Battling “August Angst” and the “Back to School” Brain Drain
Article ID: 578191
Released: 27-Jun-2011 2:40 PM EDT
Source Newsroom: Binghamton University, State University of New York
Newswise — Come August, many kids get bored and even more parents get frustrated. Summertime signals freedom for most kids, but too much of a good thing can create problems once school starts.
Mary Muscari, associate professor in the Decker School of Nursing at Binghamton University and the author of Let Kids be Kids: Rescuing Childhood, offers a few simple ways you can help your kids stay sharp while still keeping things fun – and affordable.
Talk politics Talk about local politics. What type of government do you have? Encourage your children to search the web to find out. Do you have a mayor? A city council? Or are you in a rural area with town supervisors? Have them check out www.whitehouse.gov They can read the latest news or ask a question on the interactive page. Make plans for them to run for class office. Help them choose an appropriate position and then let them develop a campaign strategy. Bring in their friends for an “Elect Jane/John for Class President” party, and encourage your child to give their first campaign speech. Trade TV for books Reading expands skills, which allows children to begin the school year with a better grasp of language and the world around them. It also enables them to discover the joy of reading. And, the more children like to read, the more they will read. When summer comes, they don’t have to dive into textbooks; they can read whatever interests them – novels, newspapers, magazines or comic books. Just remember to balance sedentary time – a.k.a. reading - with active time – a.k.a. play. Make the library or bookstore a favorite hangout by scheduling trips around events, such as book signings, story-time, writing groups, concerts and workshops. Bring your child’s friends along, challenge everyone to a read-off, and offer prizes to those kids who read the most books before school starts. Brain-stimulating activities promote learning and help ward off the familiar “I’m bored” whines.
Rest Up Make sure your children get enough sleep. No matter what the season, school-age kids and teens need an average of nine hours’ sleep per night. Summer activities wreak havoc on sleep patterns. The sleep problems that crop up can cause crankiness, learning difficulties and accidents, and can even make some children more prone to depression. Better sleep means happier kids. Indulge your child with later bedtimes balanced with later wake-ups, but stick to a regular schedule to avoid disrupting sleep patterns. Sticking to a vacation sleep schedule helps ease your kids into the school-time sleep schedule, especially if you start at least a week before.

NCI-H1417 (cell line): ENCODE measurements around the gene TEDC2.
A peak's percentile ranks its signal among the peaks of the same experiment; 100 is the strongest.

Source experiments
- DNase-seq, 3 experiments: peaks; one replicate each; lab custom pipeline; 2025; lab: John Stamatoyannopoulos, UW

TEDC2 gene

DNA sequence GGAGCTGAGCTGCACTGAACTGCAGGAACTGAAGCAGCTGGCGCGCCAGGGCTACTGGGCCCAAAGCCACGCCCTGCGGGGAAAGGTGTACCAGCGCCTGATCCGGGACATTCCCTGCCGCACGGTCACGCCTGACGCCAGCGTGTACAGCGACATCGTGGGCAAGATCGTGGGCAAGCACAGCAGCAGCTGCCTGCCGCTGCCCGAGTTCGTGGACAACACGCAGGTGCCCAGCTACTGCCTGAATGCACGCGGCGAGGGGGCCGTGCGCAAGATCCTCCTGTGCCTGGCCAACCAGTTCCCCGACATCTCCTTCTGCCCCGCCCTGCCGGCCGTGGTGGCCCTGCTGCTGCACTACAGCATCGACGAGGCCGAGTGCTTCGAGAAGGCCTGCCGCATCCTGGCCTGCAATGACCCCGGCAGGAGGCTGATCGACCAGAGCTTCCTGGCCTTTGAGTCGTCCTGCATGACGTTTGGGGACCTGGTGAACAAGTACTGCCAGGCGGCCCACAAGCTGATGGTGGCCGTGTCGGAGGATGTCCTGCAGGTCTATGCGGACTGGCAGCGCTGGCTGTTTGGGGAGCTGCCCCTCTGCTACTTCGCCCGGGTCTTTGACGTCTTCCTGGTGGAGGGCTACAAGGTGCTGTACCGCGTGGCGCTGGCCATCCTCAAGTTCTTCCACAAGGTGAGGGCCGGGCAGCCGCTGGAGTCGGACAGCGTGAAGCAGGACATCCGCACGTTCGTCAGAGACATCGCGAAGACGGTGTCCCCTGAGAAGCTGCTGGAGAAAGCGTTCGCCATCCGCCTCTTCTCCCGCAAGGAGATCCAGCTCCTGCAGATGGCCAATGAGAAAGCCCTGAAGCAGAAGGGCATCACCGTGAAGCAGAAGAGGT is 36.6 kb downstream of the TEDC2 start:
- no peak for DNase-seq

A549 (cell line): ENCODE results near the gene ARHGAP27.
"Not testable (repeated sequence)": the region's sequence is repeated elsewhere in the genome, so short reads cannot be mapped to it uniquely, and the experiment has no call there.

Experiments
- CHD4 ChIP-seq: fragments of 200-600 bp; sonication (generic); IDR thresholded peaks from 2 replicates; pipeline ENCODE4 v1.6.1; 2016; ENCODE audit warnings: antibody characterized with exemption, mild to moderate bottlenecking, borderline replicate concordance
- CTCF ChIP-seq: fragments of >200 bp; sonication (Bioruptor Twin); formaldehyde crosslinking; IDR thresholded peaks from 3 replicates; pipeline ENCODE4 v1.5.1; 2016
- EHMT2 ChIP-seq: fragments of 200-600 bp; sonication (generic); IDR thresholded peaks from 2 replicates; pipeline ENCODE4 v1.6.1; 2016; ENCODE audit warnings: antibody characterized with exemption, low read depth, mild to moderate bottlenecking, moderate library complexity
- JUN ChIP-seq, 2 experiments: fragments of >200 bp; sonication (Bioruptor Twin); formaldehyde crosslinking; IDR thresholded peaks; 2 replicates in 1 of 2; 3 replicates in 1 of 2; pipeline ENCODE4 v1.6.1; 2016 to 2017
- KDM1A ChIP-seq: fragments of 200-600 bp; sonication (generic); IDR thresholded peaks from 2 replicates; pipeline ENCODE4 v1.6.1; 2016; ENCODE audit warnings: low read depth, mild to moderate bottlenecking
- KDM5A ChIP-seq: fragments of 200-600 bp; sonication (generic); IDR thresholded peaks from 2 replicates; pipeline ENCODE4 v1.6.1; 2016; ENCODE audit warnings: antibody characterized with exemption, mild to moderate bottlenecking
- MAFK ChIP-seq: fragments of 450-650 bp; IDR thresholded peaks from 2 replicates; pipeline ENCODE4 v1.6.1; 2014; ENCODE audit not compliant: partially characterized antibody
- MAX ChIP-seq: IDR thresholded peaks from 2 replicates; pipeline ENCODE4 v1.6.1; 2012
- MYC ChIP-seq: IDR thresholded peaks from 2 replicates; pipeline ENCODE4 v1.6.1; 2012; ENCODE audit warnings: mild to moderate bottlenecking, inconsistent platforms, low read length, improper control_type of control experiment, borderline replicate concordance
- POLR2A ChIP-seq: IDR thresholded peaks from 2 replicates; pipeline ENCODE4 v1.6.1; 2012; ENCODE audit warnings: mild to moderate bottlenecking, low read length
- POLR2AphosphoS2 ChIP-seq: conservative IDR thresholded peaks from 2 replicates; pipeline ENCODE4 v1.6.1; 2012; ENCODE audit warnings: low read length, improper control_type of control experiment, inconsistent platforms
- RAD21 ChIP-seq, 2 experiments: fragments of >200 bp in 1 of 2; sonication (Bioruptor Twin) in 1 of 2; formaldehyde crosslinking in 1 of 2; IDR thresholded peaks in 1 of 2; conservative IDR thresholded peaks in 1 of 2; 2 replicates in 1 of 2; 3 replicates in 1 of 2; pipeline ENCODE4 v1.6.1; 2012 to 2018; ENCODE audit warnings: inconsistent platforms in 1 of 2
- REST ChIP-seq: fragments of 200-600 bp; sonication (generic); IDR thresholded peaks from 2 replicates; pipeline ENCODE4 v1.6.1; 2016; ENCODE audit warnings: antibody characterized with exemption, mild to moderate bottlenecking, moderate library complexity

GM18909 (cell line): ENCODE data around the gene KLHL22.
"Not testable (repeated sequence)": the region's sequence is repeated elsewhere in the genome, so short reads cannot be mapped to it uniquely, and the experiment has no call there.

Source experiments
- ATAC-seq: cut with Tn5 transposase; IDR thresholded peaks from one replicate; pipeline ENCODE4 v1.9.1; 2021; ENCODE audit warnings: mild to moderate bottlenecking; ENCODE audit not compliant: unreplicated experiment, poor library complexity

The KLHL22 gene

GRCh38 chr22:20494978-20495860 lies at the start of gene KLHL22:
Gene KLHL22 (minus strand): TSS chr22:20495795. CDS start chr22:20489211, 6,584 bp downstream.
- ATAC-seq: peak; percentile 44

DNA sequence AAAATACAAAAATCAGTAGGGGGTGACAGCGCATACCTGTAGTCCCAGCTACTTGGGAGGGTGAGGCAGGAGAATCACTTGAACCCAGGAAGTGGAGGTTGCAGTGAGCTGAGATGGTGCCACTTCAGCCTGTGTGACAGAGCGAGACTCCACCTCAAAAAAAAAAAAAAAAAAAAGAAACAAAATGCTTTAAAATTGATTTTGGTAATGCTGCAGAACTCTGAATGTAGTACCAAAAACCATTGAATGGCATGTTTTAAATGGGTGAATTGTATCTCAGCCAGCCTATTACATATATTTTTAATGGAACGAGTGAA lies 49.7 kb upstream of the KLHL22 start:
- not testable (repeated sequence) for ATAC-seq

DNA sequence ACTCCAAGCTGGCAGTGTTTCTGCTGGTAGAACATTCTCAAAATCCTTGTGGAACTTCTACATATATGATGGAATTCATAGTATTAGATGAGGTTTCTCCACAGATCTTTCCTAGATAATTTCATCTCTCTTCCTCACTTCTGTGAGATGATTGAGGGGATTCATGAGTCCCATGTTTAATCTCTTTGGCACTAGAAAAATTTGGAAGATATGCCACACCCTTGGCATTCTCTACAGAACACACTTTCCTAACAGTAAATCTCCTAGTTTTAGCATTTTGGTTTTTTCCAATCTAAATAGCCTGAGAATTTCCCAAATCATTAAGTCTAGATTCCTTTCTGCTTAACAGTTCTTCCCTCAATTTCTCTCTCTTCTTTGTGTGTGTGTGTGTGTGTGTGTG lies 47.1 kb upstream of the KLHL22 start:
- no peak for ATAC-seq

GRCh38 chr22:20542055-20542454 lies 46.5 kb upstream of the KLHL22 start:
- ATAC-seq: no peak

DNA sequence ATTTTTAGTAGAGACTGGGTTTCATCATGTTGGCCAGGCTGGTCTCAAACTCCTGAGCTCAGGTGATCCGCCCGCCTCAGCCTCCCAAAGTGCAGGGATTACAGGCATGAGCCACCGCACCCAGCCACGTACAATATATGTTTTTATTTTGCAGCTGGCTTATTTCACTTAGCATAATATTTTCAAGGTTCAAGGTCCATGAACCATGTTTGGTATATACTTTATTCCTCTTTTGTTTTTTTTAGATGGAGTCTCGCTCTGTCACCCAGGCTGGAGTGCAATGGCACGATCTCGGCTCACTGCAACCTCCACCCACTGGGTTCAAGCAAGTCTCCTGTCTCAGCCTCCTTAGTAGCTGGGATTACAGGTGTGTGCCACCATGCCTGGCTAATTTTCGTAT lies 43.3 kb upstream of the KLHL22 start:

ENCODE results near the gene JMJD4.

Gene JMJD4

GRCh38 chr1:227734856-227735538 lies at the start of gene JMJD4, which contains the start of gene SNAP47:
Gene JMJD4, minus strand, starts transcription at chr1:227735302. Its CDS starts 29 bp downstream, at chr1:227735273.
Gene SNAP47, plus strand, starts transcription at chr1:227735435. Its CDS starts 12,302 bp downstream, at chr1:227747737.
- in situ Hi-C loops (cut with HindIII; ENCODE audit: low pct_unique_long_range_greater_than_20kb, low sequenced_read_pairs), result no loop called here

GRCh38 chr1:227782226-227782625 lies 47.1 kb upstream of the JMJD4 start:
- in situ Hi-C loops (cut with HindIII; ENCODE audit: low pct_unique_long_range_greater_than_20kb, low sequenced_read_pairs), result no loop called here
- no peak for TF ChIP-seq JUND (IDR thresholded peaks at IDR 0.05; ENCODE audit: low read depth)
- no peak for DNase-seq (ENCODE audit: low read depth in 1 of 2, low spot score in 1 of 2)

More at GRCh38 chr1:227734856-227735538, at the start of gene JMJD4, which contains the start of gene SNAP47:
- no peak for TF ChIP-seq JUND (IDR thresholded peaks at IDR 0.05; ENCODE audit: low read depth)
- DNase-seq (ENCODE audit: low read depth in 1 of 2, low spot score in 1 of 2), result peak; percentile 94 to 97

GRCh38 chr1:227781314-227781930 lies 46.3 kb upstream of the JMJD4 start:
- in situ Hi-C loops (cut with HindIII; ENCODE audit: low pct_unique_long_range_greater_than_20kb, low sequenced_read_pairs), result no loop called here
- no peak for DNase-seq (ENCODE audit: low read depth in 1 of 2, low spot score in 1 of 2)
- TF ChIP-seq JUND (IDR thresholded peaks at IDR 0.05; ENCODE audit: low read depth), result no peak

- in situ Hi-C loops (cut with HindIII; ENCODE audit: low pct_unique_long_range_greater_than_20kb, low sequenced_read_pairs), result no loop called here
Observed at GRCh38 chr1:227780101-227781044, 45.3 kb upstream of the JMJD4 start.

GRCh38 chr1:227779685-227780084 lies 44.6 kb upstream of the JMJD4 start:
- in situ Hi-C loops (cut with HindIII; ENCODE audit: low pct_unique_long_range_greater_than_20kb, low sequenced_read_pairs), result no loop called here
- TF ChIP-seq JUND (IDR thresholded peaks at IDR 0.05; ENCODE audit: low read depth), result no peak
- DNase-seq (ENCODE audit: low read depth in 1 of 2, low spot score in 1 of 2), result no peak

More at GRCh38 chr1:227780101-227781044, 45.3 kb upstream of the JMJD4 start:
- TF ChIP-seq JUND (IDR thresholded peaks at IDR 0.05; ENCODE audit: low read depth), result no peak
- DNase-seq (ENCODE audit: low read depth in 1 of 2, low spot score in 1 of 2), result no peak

Young children have an easier time transitioning their sleep back in the fall; once puberty strikes, the ease of this shift comes to an abrupt halt. Pubertal changes in the sleep hormone melatonin encourage later sleep and wake-up times by shifting the circadian rhythm. That’s why, according to the National Sleep Foundation, it’s tough to get your teen up in the morning, even after a full night’s sleep. To help your child get more ZZZs, make sure he or she avoids bright light at night (including computers and TVs), and brighten the morning wake-up with plenty of sunlight. Eat Right Watch your kids’ waistlines! New National Health and Nutrition Examination Survey (NHANES) data shows that the prevalence of obesity and overweight among children and adolescents has not changed significantly between 2003 and 2006. This news is encouraging, but we can’t allow this new data to make us complacent. Rates have hit a plateau, but they’re still too high. Summer picnics and barbecues can be as fattening as they are fun. Create tasty meals and snacks that can easily become fall favorites. Hold the mayo and try avocado in your tuna or chicken salad, or try switching to flavored mustards. Keep fruit salads in your refrigerator; go for berries and melon now, then apples with walnuts once school starts. Pasta works anytime. Cold pasta salads are always ready, and older kids can quickly heat up spaghetti with sauce. Nonstick panini makers cook up great grilled cheese sandwiches and pocket pizzas without the need for greasing pans with added fat. Trade the candy dish for a bowl filled with yogurt-covered raisins and nuts. But, what’s summer without watermelon and ice cream? They just aren’t the same come September, so allow some treats when the temperature soars. Have those family dinners - just keep them simple so you can spend less time in the kitchen. Order healthy take-out, or better yet, make it a true family meal by having everyone help with the planning, cooking, and clean up, as well as the eating. You’ll get so good at it that you’ll be able to rev up family mealtime all year round! Summertime play Most parents don’t have the luxury of extending summer vacations, but you can still make time for your kids as the days get longer. Take day trips, go to the movies, walk around the neighborhood, take a bike tour, or simply relax at home. Computer game play is okay, but keep it to a minimum, even though there’s no homework. Instead, get your child out of the house. Active play combats obesity, stimulates thinking, aids in a good night’s sleep, and is just plain fun. Your child needs to play with friends to improve his or her relational and problem-solving skills. Summer is the perfect time to catch up on play, especially since many schools have decreased recess time or eliminated it altogether. Childhood is a once-in-a-lifetime opportunity. Once it’s gone, it’s gone. So let your child make the most of the lazy, hazy days of summer. Let him or her get dirty sliding into home plate, digging in the garden, or building castles in the sand. Once summer slips away, your children - and you - can ease into the school year because you’ve all maintained a happy and healthy schedule during summer break. Be upbeat about the change – your enthusiasm will help make the shift back to school easier. About Mary Muscari: Mary Muscari is an expert in child health and mental health with more than 30 years of experience working with children and teens. She has written or coauthored more than 100 publications, including Let Kids be Kids: Rescuing Childhood